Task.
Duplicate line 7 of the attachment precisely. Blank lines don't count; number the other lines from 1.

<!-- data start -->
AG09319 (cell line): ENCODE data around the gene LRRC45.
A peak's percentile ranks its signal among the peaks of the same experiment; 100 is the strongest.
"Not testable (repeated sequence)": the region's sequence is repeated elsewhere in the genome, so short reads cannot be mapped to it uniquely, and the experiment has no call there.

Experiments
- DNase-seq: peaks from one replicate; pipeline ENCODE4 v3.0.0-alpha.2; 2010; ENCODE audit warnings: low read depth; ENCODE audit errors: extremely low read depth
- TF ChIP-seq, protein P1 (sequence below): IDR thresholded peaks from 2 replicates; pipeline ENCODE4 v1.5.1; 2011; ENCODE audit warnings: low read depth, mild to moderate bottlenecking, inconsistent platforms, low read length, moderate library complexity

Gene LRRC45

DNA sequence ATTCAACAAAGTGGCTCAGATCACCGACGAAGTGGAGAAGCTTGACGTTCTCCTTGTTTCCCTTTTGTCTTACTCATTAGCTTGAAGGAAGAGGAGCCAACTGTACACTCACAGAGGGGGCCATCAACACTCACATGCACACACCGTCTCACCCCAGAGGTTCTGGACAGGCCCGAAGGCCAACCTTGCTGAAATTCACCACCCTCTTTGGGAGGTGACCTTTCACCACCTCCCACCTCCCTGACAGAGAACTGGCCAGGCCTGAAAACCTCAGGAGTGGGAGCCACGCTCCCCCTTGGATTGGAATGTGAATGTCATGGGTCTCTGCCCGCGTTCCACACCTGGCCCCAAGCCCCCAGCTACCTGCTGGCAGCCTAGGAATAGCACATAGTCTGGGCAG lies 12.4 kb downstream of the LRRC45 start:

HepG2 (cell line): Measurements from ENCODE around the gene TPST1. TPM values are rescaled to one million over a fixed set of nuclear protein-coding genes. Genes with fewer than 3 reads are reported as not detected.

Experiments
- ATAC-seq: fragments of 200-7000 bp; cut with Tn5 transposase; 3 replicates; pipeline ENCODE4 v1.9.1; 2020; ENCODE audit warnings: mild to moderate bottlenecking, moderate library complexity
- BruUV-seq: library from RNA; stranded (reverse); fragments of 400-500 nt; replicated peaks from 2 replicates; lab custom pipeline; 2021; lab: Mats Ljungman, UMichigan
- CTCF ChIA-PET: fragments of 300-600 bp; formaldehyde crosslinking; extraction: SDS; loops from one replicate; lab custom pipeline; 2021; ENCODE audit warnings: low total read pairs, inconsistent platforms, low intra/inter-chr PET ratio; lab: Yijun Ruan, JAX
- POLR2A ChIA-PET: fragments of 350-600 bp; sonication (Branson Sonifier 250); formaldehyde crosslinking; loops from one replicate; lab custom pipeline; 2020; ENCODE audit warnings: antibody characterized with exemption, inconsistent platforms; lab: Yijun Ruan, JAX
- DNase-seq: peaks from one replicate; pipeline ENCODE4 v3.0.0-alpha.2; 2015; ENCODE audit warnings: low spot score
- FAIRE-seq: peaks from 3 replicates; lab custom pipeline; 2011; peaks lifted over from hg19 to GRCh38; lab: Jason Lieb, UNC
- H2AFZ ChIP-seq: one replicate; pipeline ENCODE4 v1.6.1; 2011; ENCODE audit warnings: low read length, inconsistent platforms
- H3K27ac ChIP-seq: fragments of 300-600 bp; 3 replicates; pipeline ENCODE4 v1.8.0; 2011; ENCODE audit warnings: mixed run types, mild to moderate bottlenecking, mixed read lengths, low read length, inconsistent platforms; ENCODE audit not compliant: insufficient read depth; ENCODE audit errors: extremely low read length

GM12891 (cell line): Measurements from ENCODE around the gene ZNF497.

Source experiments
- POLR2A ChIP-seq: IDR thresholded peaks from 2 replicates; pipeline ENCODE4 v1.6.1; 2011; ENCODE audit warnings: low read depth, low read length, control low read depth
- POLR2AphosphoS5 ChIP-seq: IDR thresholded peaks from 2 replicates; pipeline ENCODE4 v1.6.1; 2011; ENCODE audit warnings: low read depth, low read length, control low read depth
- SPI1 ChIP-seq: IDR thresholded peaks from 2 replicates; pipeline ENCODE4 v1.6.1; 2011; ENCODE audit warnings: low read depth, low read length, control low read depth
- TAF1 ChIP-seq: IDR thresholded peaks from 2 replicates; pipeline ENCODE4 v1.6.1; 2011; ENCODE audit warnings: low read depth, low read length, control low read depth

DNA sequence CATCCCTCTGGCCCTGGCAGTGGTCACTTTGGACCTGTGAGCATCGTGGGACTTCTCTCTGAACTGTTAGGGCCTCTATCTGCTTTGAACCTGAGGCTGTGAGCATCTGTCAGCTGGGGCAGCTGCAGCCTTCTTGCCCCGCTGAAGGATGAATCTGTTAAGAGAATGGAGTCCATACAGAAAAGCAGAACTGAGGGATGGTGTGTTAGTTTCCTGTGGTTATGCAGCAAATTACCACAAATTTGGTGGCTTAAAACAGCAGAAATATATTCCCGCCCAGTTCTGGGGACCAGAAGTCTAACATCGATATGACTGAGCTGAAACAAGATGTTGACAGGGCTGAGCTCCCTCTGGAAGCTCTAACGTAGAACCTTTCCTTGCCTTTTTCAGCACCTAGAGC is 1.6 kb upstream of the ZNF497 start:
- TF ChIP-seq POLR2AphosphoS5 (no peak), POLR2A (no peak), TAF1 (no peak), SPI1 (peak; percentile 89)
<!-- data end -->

Gene LRRC45